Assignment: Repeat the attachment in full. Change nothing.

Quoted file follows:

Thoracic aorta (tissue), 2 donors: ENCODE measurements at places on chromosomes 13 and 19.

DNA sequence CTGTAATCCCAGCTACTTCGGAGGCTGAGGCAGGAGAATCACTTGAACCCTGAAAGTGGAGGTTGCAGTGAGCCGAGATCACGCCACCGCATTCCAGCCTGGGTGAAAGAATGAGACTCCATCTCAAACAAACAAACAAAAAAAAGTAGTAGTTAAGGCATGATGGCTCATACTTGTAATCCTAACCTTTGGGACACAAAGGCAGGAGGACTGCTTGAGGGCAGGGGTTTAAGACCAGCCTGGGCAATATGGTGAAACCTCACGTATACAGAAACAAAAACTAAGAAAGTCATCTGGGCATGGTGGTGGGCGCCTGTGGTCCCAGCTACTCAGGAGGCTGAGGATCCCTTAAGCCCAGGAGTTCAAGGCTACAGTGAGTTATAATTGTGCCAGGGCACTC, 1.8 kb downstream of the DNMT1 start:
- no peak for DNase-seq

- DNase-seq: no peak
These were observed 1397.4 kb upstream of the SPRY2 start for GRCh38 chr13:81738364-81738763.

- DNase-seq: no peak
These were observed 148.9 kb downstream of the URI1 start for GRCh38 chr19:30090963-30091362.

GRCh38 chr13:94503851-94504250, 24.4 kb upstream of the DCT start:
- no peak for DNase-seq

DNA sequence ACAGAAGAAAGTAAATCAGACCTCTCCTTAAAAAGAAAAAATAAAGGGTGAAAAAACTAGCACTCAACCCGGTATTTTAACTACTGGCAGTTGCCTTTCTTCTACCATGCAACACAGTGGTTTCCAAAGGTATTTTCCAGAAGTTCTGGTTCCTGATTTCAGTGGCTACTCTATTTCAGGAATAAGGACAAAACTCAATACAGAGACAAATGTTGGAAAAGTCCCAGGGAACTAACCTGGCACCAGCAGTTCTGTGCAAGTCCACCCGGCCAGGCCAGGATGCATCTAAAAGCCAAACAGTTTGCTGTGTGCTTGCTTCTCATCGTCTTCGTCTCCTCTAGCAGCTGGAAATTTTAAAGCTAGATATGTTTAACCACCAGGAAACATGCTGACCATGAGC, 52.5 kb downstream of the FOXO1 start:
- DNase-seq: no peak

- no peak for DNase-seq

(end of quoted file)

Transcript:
Thoracic aorta (tissue), 2 donors: ENCODE measurements at places on chromosomes 13 and 19.

DNA sequence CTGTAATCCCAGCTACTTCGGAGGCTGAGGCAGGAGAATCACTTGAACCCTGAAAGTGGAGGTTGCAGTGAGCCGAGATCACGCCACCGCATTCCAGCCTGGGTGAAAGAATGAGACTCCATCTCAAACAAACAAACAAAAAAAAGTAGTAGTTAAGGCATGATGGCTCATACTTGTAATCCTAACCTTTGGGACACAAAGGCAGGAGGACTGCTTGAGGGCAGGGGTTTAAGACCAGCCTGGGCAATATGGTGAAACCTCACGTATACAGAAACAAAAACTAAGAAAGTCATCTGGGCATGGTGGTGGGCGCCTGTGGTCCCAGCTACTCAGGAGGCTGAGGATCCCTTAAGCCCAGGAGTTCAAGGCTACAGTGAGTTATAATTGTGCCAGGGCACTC, 1.8 kb downstream of the DNMT1 start:
- no peak for DNase-seq

- DNase-seq: no peak
These were observed 1397.4 kb upstream of the SPRY2 start for GRCh38 chr13:81738364-81738763.

- DNase-seq: no peak
These were observed 148.9 kb downstream of the URI1 start for GRCh38 chr19:30090963-30091362.

GRCh38 chr13:94503851-94504250, 24.4 kb upstream of the DCT start:
- no peak for DNase-seq

DNA sequence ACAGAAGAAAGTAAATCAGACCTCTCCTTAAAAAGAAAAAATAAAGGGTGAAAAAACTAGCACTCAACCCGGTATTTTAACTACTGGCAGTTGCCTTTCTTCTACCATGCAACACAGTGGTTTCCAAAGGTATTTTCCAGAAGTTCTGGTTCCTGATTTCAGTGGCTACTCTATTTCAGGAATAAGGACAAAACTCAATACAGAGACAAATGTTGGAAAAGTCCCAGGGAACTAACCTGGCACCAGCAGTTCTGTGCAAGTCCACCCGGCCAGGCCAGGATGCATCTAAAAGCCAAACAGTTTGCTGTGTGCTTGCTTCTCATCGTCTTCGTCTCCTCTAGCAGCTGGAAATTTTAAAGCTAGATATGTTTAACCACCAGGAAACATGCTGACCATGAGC, 52.5 kb downstream of the FOXO1 start:
- DNase-seq: no peak

- no peak for DNase-seq